The pairing of homologous chromosomes along their length. Synapsis usually occurs during prophase I of meiosis, but it can also occur in somatic cells of some organisms.

MRL–lpr mouse

A mouse strain that spontaneously develops glomerulonephritis and other symptoms of systemic lupus erythematosus (SLE). The lpr mutation causes a defect in CD95 (also known as FAS), preventing apoptosis of activated lymphocytes. The MRL strain contributes disease-associated mutations that have yet to be identified.

Immune thrombocytopaenic purpura

An acute-onset thrombocytopaenia caused by autoantibodies directed against unknown antigens on the platelet surface. Antibody-coated platelets are recognized and eliminated from the circulation by splenic macrophages. Immune thrombocytopaenic purpura usually develops 2–4 weeks after exposure to common viral pathogens, including Epstein–Barr virus and HIV.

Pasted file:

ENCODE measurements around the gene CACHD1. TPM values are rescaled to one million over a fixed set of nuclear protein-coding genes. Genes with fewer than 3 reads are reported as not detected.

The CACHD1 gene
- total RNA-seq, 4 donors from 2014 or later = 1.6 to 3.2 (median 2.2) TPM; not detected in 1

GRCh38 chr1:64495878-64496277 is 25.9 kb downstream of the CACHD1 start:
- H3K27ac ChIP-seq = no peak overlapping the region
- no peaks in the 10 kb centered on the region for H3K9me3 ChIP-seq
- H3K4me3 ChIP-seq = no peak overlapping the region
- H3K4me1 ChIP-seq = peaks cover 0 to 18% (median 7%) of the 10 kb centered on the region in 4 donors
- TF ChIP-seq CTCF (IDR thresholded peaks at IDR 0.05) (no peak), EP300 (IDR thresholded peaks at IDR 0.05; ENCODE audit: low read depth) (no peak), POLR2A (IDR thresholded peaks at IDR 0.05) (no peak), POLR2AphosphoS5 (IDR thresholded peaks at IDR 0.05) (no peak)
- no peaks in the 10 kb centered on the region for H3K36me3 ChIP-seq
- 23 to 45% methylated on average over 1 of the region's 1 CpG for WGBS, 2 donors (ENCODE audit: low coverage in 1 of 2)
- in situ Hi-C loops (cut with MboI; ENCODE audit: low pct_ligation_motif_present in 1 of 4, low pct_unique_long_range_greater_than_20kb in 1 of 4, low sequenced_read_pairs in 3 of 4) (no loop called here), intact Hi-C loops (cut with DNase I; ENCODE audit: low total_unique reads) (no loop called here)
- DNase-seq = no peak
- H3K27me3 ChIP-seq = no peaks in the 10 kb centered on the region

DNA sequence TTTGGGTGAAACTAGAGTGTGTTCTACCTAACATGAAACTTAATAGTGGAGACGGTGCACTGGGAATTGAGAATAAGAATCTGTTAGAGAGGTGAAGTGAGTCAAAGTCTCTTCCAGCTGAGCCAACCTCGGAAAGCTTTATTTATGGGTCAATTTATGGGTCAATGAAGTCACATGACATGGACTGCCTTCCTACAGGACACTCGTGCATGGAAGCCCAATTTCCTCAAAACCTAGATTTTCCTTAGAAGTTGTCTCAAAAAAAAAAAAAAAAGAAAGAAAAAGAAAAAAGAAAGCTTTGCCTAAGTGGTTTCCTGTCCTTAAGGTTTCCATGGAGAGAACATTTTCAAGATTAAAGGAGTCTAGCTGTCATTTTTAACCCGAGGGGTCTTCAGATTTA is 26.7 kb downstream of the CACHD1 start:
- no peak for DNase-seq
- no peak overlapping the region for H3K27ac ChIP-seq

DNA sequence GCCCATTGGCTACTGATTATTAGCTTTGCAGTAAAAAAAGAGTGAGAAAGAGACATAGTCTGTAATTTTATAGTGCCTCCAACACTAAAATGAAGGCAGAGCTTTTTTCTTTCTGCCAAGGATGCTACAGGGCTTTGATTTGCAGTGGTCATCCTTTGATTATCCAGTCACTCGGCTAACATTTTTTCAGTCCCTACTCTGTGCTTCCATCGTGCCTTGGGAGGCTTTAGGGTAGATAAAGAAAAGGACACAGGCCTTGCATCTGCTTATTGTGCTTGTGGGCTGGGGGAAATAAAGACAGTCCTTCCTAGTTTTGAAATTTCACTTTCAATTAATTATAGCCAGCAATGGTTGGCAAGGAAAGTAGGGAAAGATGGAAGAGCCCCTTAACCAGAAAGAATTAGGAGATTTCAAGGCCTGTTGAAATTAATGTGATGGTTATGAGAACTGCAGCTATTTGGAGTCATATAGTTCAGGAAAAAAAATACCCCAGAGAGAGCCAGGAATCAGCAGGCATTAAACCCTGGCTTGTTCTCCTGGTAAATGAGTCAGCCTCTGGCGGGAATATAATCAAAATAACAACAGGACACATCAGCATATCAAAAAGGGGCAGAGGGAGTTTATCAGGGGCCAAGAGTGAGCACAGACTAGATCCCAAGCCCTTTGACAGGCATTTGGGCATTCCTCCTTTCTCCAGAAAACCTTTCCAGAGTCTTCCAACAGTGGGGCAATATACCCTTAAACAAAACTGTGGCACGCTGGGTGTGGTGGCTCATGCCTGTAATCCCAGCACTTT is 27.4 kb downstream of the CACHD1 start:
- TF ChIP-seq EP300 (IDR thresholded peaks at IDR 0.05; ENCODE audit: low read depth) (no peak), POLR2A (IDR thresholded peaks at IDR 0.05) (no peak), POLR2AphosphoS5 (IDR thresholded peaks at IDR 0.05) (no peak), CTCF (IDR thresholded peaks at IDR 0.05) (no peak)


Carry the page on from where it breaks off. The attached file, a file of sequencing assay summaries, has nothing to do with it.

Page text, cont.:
Noonan syndrome

A developmental disorder characterized by short stature, facial dysmorphisms, congenital heart defects and skeletal anomalies.

Costello syndrome

An autosomal dominant disorder comprising growth deficiency, mental retardation, curly hair, coarse facial features, nasal papillomata, low-set ears with large lobes, cardiac anomalies, redundant skin on palms and soles with prominent creases, dark skin and propensity to certain solid tumours. HRAS mutations have been implicated in approximately 85% of the affected cases.